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What Is the Legal Recourse for Misdiagnosis in New York State?

What Is the Legal Recourse for Misdiagnosis in New York State?

People trust doctors to properly diagnose their ailments. While not all problems can be correctly diagnosed in a timely manner, medical professionals have the duty to properly diagnose those conditions that other medical professionals would have been successful in identifying. If they don’t, they can face liability for a misdiagnosis.

Understanding Misdiagnosis

Medical misdiagnosis refers to a category of medical malpractice errors relating to the faulty diagnosis of a patient. These errors include:

  • Incorrect diagnosis: A doctor provides a patient with a wrong diagnosis
  • Delayed diagnosis: A physician fails to diagnose a condition in a timely manner when other reasonable physicians would have
  • Failure to diagnose: A physician simply does not identify a condition that others would have

Other instances of medical misdiagnosis include failure to identify complications and failure to recognize secondary conditions. In every case of misdiagnosis, an injury victim seeking compensation must demonstrate that any other reasonable medical professional would not have committed a misdiagnosis error in their case.

Legal Recourse for Misdiagnosis

Because physicians and other medical professionals have a duty of care toward their patients, they may be sued for damages when they violate this duty and cause injuries or death. To be successful in their case, a victim must demonstrate that the physician’s actions fell below the accepted standards of medical care. This detailed task requires significant medical knowledge.

Because of the complexity of medical malpractice cases, victims need the services of experienced medical malpractice lawyers who are capable of operating in this extremely complicated realm.

Medical Malpractice Lawsuit

If you have suffered a misdiagnosis, the main recourse you have for seeking justice is a medical malpractice lawsuit.

However, before your suit can be filed, an attorney must fill out a certificate in which they declare that they have investigated the case thoroughly and consulted at least one qualified medical expert to come to the conclusion that they believe malpractice has occurred. This requirement protects the medical profession from endless frivolous lawsuits.

Economic Damages

You may demand economic damages for the financial losses caused by your misdiagnosis. These damages cover the following losses:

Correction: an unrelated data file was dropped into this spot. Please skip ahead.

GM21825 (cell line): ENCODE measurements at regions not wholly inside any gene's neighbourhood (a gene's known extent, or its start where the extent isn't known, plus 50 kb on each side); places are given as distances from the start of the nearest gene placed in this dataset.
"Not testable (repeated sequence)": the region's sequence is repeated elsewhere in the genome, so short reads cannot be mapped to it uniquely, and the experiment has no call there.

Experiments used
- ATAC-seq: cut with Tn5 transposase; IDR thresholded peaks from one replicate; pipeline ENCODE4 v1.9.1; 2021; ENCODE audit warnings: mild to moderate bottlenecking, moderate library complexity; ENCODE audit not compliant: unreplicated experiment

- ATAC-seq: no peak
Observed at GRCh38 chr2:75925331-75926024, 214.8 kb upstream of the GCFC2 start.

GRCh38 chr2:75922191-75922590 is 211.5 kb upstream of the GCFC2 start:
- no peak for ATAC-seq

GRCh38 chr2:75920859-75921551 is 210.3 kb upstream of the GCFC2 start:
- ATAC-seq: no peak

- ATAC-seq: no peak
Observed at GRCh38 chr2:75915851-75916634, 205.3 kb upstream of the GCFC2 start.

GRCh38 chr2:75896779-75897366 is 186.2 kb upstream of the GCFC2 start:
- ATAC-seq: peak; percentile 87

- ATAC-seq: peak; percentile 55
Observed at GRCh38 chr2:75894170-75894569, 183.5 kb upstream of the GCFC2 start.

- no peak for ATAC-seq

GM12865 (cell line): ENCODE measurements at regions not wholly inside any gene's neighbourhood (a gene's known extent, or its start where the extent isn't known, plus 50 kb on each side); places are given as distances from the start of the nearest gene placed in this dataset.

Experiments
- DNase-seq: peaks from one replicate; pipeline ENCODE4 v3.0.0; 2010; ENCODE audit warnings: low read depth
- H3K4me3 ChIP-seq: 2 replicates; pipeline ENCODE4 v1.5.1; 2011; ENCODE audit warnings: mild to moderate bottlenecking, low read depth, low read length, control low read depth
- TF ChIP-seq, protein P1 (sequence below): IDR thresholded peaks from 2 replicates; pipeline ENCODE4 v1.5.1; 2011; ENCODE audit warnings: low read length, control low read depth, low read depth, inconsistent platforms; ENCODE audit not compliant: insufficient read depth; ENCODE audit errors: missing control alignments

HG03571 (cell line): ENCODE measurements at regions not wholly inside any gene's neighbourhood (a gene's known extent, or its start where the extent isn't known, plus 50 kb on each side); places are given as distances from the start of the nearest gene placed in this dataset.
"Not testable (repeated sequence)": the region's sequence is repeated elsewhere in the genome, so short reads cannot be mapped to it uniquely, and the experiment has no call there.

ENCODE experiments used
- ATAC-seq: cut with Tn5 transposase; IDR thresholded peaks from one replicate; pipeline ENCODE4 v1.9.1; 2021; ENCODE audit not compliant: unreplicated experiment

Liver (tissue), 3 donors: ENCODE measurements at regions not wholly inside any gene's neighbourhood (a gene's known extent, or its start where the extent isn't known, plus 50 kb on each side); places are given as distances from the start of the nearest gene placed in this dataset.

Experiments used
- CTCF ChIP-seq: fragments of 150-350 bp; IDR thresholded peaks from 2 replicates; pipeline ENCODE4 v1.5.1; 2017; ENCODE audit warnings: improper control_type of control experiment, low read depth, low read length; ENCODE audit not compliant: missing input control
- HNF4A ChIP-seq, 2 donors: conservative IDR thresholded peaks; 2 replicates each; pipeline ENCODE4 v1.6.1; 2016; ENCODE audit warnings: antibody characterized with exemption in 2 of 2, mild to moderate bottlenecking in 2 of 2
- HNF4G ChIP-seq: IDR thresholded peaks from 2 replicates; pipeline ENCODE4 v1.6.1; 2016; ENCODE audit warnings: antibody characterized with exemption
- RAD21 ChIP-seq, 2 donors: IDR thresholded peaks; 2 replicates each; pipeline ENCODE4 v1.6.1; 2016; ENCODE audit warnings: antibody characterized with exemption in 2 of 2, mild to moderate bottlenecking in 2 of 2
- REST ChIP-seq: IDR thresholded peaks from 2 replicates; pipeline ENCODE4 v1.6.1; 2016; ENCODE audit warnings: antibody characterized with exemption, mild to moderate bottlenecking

• Any medical treatment you’ve gotten as a result of the misdiagnosis
  • Lost wages occasioned by a loss of work and employment opportunities
  • Miscellaneous costs paid to cover home care services, such as yard work and cleaning

If the misdiagnosis causes death, then the personal representative of the decedent may file a wrongful death lawsuit and seek funeral and burial expenses as well as lost inheritance, loss of financial support, and loss of household support. Any compensation awarded goes to specific family members.

Non-Economic Damages

Victims of misdiagnoses may also claim a host of non-economic damages, which cover non-pecuniary losses, such as:

  • Pain and suffering
  • Psychological distress
  • Scarring and disfigurement
  • Loss of consortium

Once again, in the event of a death, the personal representative may seek wrongful death damages, which include non-economic damages, that address the pain and suffering of the deceased before dying, as well as loss of parental and familial guidance and nurturing.

Punitive Damages

Punitive damages are reserved for those cases in which the court seeks to make an example out of the defendant. Punitive damages are awarded only when the defendant’s conduct is malicious, spiteful, or evil in some way and demonstrates a conscious and intentional disregard for others’ rights.

No Cap on Damages

New York is one of the few states that don’t establish a cap on medical malpractice damages. This means juries are free to award significant compensation to patients who have had to deal with the horror of a misdiagnosis.

Statute of Limitations

As you can see, there is a clear avenue for victims of misdiagnoses to pursue compensation for their losses. However, swift action is of the essence in cases of this nature. Victims of medical malpractice of any sort in New York have two years and six months from the date of the misdiagnosis to start a case for damages.

Patients with valid claims lose out on significant compensation all the time for waiting too long to act. Don’t let this happen to you.

Turn to a Medical Malpractice Lawyer for Help

No one deserves to experience the tragedy of a misdiagnosis. If a medical professional’s negligence has caused them to misdiagnose you or someone you love, call Silberstein, Awad & Miklos to learn how our medical malpractice lawyers can fight for the compensation you need for the losses you have suffered. Call today.